Vanillaware is, by far, one of the most respected studios on the planet. With the 2D masterpieces of Muramasa and Dragon’s Crown released last gen and receiving almost exclusive critical acclaim for the polish and beauty of the games, it is hard to not look forward to their next endeavor. When it was announced that Odin Sphere would be getting an HD treatment, it was not hard to be skeptical as the game already look stunning two console generations ago, but could benefit from some remastering. The art has been re-drawn, the combat system has been reworked, as has the leveling system, and there is the addition of mid-bosses in areas where there wasn’t before. It is basically Odin Sphere + or Odin Sphere as it was always meant to be.
The effort that was placed into the art assets itself cannot be understated. Every character, from the most forgettable peon enemy to the largest boss encounter, all feel full of life and purpose—hand drawn with a reason for being and place in the world around them. Possibly the greatest achievement of all is the fact that the foreground mixes with the back, and the action simply seems to be taking place in a world that exists in some amazingly well realized and painfully and artistically drawn habitations.
Of those living in the world, the five that story is based around are all interestingly balanced in terms of combat as well, interestingly enough that no two play exactly alike; it never feels like you need to relearn the game when starting a new character. There is a depth to the brawling, and I am sure that if one was to dive deeply enough into it they could even find a form of amazingly complex elegance. That, of course, is perfectly lost the moment the easy juggles are discovered and the baddies in the game can simply be cared all over the map as if they were a bag caught in the wind. While this isn’t always possible, with say bosses, it does become the standard and expected course of action while engaging the masses.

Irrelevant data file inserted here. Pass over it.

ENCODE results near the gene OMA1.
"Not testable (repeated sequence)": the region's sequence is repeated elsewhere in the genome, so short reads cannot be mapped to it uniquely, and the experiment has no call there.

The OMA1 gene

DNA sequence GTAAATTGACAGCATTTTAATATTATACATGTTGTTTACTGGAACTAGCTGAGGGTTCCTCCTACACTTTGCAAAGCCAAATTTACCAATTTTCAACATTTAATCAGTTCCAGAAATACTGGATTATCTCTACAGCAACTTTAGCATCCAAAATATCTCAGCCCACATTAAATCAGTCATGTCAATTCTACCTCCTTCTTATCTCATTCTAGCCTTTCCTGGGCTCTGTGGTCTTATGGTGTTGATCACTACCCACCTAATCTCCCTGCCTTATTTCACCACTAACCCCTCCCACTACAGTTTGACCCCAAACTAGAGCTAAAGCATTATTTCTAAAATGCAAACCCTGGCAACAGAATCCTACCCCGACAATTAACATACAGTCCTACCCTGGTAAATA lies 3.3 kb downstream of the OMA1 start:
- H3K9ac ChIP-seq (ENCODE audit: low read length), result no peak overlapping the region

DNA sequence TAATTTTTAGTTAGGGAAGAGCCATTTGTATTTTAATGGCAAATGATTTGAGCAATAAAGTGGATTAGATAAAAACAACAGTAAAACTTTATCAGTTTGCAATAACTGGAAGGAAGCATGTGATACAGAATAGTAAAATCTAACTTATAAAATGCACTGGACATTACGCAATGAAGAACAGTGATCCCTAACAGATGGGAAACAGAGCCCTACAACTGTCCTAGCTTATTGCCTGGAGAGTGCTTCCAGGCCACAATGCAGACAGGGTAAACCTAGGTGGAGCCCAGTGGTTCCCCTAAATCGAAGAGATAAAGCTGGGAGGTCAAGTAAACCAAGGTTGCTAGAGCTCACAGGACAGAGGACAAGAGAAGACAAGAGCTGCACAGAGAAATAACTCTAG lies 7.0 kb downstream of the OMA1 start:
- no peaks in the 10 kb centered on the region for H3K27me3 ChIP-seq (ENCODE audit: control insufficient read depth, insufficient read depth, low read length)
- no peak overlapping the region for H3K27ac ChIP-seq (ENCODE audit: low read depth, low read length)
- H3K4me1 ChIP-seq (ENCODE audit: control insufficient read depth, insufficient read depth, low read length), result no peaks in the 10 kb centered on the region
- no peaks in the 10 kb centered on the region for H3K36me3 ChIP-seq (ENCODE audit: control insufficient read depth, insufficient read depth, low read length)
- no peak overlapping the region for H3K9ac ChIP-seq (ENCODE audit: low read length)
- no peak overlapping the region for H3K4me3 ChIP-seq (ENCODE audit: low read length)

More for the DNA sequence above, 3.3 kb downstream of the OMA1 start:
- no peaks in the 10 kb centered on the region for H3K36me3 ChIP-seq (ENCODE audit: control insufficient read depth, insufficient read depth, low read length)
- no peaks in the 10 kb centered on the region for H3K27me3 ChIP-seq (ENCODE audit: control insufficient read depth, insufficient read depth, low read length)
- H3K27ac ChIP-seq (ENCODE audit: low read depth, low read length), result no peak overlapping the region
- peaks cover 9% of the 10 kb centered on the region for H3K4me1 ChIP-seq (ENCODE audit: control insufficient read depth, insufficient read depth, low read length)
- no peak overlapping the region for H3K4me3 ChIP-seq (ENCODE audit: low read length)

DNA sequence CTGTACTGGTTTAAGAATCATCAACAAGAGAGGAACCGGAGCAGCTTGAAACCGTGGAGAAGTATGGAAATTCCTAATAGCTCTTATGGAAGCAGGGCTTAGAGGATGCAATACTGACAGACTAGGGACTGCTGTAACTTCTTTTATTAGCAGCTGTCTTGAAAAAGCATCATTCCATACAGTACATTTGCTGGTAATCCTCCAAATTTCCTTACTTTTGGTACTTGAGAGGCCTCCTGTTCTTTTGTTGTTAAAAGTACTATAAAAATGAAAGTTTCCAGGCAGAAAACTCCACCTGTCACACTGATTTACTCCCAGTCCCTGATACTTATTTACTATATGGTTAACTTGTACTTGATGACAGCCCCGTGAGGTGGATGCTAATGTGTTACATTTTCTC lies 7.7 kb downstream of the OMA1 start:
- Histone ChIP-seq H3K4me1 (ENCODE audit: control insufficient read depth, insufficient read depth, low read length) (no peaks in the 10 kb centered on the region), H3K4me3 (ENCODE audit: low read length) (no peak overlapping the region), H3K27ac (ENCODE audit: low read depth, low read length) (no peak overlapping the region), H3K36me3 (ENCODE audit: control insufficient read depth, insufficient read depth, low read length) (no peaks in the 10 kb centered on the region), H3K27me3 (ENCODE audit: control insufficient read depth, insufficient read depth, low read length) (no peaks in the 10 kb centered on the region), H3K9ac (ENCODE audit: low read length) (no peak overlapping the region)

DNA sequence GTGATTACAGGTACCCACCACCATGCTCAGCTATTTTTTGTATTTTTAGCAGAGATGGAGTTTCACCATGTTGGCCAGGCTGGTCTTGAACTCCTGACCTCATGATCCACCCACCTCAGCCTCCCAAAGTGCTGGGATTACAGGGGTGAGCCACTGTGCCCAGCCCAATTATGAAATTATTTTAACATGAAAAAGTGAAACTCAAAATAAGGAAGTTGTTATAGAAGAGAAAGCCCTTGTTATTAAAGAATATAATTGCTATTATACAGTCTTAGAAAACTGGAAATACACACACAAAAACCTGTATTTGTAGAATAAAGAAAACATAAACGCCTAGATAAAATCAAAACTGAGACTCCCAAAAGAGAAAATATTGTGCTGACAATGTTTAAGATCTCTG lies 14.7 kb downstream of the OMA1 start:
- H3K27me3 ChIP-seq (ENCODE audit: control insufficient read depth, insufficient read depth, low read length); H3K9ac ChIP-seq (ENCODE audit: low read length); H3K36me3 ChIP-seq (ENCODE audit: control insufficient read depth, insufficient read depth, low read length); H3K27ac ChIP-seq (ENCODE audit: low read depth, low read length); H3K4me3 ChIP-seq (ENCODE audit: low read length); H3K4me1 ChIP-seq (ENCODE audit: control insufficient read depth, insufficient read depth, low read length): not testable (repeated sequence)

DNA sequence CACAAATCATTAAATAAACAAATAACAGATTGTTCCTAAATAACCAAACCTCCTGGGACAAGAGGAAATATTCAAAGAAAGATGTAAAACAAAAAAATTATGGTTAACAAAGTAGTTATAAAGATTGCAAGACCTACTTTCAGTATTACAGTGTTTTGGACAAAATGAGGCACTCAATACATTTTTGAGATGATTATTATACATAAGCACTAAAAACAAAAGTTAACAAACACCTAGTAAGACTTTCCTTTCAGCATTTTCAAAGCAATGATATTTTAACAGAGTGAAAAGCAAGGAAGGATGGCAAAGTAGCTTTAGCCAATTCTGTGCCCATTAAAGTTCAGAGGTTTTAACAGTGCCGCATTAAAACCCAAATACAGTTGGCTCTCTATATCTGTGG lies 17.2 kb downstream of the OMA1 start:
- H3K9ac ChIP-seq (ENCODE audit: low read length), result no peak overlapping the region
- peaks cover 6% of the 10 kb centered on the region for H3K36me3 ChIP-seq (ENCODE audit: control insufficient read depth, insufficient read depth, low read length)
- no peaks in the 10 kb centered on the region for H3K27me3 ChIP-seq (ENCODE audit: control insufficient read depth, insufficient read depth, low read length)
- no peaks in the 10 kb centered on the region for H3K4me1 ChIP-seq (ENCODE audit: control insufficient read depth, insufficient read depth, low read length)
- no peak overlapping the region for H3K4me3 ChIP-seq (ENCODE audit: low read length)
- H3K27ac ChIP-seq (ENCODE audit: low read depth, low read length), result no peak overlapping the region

Interestingly enough, the flow of the game has changed since first release enough to re-engage those that may have stepped away for extended periods. New mid-bosses have been introduced in some levels, and the overall arch of the game has been smoothed so there isn’t so much grinding involved either (which is nice when transitioning from a character arch to another used to cause odd difficulty spikes in the game), and the rebalancing of the combat—which can’t be mentioned enough. As most people probably fall into the category that haven’t played since it first came out, all of these should be considered fantastic and neat additions for being a fan.
The only real complaint that one can level against Odin Sphere Leifthrasir is that it is a meaty game, and sometimes sitting down for a session with it can feel like an obligation instead of a method to relax. A wonderful and amazing duty that should be performed, but something that needs to be bitten into and chewed on. It isn’t something that is snacked on and forgotten about, like cotton candy, but instead more like a full meal that you need to sit down and experience and allow time to digest. For some that is an amazing feat that all games should strive for, for others it is simply difficult to find time in their day to plan around that.
There are those out there that missed Odin Sphere when it first launched close to a decade ago, which is a shame because it was one of the most beloved gems on the PS2. That is important to keep in mind when purchasing the game, because it has been released on pretty much every other Sony system out that did not receive it the first time around. Hopefully this time it will be able to step more out of the hidden jewel line of things and more into the forefront of mainstream acceptance where people can openly love and admire one of the better titles to come out in recent memory, again.
Also available on PS3 and PS Vita.